New readers of Francis Ponge are advised to go first either to Selected Poems or The Nature of Things, both of which are in print and readily available. I say this even though they are two of the four* Ponge books in English I am aware of that I don’t own. The Nature of Things is Lee Fahnestock’s translation of Le Parti Pris des Choses, first published in 1942 and a landmark of 20th century prose poetry. The poems in this book have been translated and published more widely than those in Ponge’s other books. They are all included, for example, in Beth Archer’s translations, collected as The Voice of Things. Many of the poems from this seminal book appear throughout the other Ponge books in English translation, in anthologies and online. For the complete table of contents go to the “search inside” feature at Amazon.
Other readers of Ponge in English translation may want to explore further and may be wondering about the features of the books out there. This article is for those readers.
The Voice of Things, McGraw-Hill, 1972, translated by Beth Archer. This outstanding collection (190 pp) contains all of Le Parti Pris des Choses and a large selection from Le Grand Recueil. It contains essays on Giacometti, Braque and Picasso, a translation of the poem in Ponge’s journal La Fabrique du Pré, along with an introduction to the poem/journal, and a poem from 1961 entitled This Is Why I Have Lived. But what really makes this collection essential is the selection, over thirty pages, from Méthodes, first published in 1961. This prose text, translated as My Creative Method and The Silent World Is Our Only Homeland, is a journal dating from 1948 in which Ponge discusses his creative process.
Things, White Pine Press, 1986, translated by Cid Corman is a lovely paperback of 80 pages. I like Corman’s translations. In addition to a selection of the poems you’ll find in Archer’s collection, two wonderful poems appear here that I haven’t seen anywhere else: The Spider and The New Spider. One of Ponge’s most remarkable works, The Notebook of the Pine Woods, appears here as well and while Lee Fahnestock has also translated it I am attached to Corman’s version.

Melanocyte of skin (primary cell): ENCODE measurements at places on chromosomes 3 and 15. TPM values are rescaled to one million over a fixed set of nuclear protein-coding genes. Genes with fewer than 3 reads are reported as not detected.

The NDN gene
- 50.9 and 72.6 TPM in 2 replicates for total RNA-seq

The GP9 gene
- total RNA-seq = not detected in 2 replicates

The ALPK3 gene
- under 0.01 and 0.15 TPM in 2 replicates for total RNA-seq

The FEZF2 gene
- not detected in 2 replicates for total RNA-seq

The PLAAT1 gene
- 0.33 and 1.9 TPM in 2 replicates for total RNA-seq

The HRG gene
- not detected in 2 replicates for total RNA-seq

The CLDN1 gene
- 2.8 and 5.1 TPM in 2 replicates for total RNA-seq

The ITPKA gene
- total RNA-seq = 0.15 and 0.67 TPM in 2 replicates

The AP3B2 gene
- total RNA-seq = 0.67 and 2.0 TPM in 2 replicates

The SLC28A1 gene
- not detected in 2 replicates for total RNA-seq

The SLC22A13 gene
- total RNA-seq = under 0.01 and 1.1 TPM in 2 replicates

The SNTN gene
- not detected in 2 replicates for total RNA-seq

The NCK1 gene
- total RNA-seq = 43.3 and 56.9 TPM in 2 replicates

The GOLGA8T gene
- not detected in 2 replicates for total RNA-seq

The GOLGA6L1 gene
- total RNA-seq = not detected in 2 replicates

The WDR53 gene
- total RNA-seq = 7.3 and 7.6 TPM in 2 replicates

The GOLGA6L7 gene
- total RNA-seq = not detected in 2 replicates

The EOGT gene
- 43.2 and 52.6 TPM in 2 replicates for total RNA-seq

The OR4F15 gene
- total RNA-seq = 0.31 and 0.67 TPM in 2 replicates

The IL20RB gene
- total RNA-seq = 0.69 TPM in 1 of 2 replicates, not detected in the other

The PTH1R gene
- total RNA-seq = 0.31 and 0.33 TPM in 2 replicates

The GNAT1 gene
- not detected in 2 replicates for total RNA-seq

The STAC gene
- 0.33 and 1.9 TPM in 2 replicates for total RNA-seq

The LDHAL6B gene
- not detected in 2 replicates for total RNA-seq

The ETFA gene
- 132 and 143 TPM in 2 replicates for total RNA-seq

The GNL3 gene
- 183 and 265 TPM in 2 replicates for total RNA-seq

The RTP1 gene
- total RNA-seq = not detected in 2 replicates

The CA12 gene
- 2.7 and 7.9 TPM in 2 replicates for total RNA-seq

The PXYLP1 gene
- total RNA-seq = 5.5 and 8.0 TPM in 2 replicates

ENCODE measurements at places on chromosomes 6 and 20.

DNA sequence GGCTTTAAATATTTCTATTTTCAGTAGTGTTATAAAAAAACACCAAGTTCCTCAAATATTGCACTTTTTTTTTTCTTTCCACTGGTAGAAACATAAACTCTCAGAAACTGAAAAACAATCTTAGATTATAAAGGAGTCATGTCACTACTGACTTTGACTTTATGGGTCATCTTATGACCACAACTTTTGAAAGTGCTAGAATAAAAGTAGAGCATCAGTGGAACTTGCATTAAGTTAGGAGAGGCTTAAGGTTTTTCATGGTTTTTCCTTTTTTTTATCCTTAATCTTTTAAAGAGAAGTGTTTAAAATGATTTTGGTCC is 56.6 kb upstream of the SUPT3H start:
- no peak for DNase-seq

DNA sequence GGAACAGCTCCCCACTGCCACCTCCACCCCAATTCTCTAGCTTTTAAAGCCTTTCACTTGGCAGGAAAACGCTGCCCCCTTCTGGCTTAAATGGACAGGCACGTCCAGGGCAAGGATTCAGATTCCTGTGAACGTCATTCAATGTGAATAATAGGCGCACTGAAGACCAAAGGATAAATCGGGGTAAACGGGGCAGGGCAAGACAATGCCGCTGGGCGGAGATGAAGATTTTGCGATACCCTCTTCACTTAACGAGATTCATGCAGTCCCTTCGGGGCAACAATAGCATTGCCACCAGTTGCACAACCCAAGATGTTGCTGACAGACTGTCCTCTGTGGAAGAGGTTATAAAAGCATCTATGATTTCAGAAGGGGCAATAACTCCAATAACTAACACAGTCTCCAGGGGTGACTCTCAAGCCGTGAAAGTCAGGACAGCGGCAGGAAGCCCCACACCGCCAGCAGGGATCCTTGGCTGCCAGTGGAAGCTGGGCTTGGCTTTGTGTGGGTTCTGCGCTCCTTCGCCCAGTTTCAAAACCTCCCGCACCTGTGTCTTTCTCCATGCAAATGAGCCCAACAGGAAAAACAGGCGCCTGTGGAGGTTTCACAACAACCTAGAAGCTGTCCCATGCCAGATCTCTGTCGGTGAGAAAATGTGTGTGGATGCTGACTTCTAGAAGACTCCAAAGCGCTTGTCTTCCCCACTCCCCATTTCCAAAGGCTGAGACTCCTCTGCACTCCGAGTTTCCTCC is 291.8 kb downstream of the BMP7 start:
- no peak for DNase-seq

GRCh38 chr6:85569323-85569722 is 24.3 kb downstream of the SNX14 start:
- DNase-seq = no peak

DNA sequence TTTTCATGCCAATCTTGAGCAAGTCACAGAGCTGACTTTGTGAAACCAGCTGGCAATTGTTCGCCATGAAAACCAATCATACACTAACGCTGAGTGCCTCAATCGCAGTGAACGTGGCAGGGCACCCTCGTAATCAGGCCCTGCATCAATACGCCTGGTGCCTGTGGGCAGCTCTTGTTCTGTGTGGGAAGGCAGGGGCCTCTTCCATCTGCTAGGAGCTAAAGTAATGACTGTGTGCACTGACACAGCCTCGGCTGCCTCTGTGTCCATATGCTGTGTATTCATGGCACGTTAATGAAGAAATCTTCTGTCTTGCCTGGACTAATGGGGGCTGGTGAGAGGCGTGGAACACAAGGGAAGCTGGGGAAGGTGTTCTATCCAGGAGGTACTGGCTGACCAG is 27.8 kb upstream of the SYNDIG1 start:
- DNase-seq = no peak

Vegetation, Red Dust, 1987, translated by Lee Fahnestock is a chapbook still in print. The Carnation is an extraordinary piece of writing. Fahnestock reworked her translation of it along with Mimosa in Mute Objects of Expression (see below).
Mute Objects of Expression, Archipelago Books, 2008, translated by Lee Fahnestock. If I am not mistaken, this is a complete translation of La Rage de l’expression, 1941-47 and as such is indispensible to get a sense of how Ponge constructed a book. As stated above, it contains Fahnestock’s reworked translation of The Carnation (one of my favorite Ponge texts) as well as the complete Mimosa. Her version of the Pine Woods Notebook is here as well as Banks of the Loire, an important statement on Ponge’s process.
The Making of the Pré, University of Missouri Press, 1979, translated by Lee Fahnestock. If you’re serious about Francis Ponge, you’re going to have to have this book. Not only is it the complete text of La Fabrique du Pré, but it reproduces on facing pages facsimiles of Ponge’s handwritten pages, along with reproductions of photos and paintings and other pictures chosen by Ponge himself. The book, whether soft or hardcover, is beautifully produced. Needless to say, I treasure this book.
Soap, Stanford University Press, 1998, translated by Lane Dunlop. As a student I xeroxed this whole book in the New York Public Library. The Cape edition has long been out of print but fortunately the 1998 edition can still be found and you will want to have it. It is one of Ponge’s most amazing and delightful books, and one of my most treasured books. What is it? It is a 100 page meditation-journal-poem/prose thing of words unlike anything you’ve ever read.
The Sun Placed in the Abyss, SUN Books, 1977, translated by Serge Gavronsky. The title text, a 25 page prose-poem-journal hybrid, is so potent, so powerful and so downright unusual that it seems more like the stuff of dreams than an actual work of literature. And yet here it is, it exists. Also included are shorter texts: The Station, The Nuptial Habits of Dogs and The Object is Poetics, along with an essay by Gavronsky and an essential interview with Ponge. With Francis Ponge quality is more important than quantity and this just might be the most potent book of 100 pages I’ve read.
The Power of Language, University of California Press, 1979, translated by Serge Gavronsky. The value of this book is in the selection of prose texts not to be found in English translation anywhere else, particularly the remarkable Text on Electricity that Ponge originally wrote on commission by the French Electrical Company to accompany a technical brochure for architects. This is a bilingual edition and Gavronsky’s lengthy introductory essay is outstanding.
*The other two are Unfinished Ode to Mud and Ten Poems of Francis Ponge Translated by Robert Bly.